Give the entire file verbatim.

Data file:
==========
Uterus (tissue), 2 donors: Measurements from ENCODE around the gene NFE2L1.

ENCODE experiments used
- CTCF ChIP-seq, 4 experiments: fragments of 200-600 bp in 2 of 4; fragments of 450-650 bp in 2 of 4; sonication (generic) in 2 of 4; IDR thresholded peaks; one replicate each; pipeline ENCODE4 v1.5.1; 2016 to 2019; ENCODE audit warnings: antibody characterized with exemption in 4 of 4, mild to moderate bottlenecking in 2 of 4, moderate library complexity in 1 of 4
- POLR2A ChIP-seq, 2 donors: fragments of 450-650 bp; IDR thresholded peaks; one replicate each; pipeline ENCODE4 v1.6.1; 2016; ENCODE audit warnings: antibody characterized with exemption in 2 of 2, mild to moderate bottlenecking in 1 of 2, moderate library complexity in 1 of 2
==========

Uterus (tissue), 2 donors: Measurements from ENCODE around the gene NFE2L1.

ENCODE experiments used
- CTCF ChIP-seq, 4 experiments: fragments of 200-600 bp in 2 of 4; fragments of 450-650 bp in 2 of 4; sonication (generic) in 2 of 4; IDR thresholded peaks; one replicate each; pipeline ENCODE4 v1.5.1; 2016 to 2019; ENCODE audit warnings: antibody characterized with exemption in 4 of 4, mild to moderate bottlenecking in 2 of 4, moderate library complexity in 1 of 4
- POLR2A ChIP-seq, 2 donors: fragments of 450-650 bp; IDR thresholded peaks; one replicate each; pipeline ENCODE4 v1.6.1; 2016; ENCODE audit warnings: antibody characterized with exemption in 2 of 2, mild to moderate bottlenecking in 1 of 2, moderate library complexity in 1 of 2